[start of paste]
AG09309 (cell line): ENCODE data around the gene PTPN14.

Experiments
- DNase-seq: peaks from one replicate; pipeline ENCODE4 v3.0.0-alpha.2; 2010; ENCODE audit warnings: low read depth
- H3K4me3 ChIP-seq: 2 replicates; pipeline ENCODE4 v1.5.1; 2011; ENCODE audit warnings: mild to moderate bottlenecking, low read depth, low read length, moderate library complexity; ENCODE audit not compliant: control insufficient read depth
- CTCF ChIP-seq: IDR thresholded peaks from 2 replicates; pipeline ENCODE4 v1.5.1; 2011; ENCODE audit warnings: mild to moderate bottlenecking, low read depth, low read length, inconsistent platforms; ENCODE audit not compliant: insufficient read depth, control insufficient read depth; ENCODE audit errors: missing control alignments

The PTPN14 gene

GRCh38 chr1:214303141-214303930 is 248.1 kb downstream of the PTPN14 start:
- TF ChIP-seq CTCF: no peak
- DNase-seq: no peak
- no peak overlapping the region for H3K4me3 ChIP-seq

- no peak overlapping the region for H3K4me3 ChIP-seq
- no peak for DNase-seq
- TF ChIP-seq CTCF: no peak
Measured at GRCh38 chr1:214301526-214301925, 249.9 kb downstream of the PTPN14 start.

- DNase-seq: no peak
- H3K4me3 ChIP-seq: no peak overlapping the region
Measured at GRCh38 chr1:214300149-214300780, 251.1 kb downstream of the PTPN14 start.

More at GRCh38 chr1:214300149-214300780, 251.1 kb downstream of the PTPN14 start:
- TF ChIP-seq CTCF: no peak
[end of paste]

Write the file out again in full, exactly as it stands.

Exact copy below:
AG09309 (cell line): ENCODE data around the gene PTPN14.

Experiments
- DNase-seq: peaks from one replicate; pipeline ENCODE4 v3.0.0-alpha.2; 2010; ENCODE audit warnings: low read depth
- H3K4me3 ChIP-seq: 2 replicates; pipeline ENCODE4 v1.5.1; 2011; ENCODE audit warnings: mild to moderate bottlenecking, low read depth, low read length, moderate library complexity; ENCODE audit not compliant: control insufficient read depth
- CTCF ChIP-seq: IDR thresholded peaks from 2 replicates; pipeline ENCODE4 v1.5.1; 2011; ENCODE audit warnings: mild to moderate bottlenecking, low read depth, low read length, inconsistent platforms; ENCODE audit not compliant: insufficient read depth, control insufficient read depth; ENCODE audit errors: missing control alignments

The PTPN14 gene

GRCh38 chr1:214303141-214303930 is 248.1 kb downstream of the PTPN14 start:
- TF ChIP-seq CTCF: no peak
- DNase-seq: no peak
- no peak overlapping the region for H3K4me3 ChIP-seq

- no peak overlapping the region for H3K4me3 ChIP-seq
- no peak for DNase-seq
- TF ChIP-seq CTCF: no peak
Measured at GRCh38 chr1:214301526-214301925, 249.9 kb downstream of the PTPN14 start.

- DNase-seq: no peak
- H3K4me3 ChIP-seq: no peak overlapping the region
Measured at GRCh38 chr1:214300149-214300780, 251.1 kb downstream of the PTPN14 start.

More at GRCh38 chr1:214300149-214300780, 251.1 kb downstream of the PTPN14 start:
- TF ChIP-seq CTCF: no peak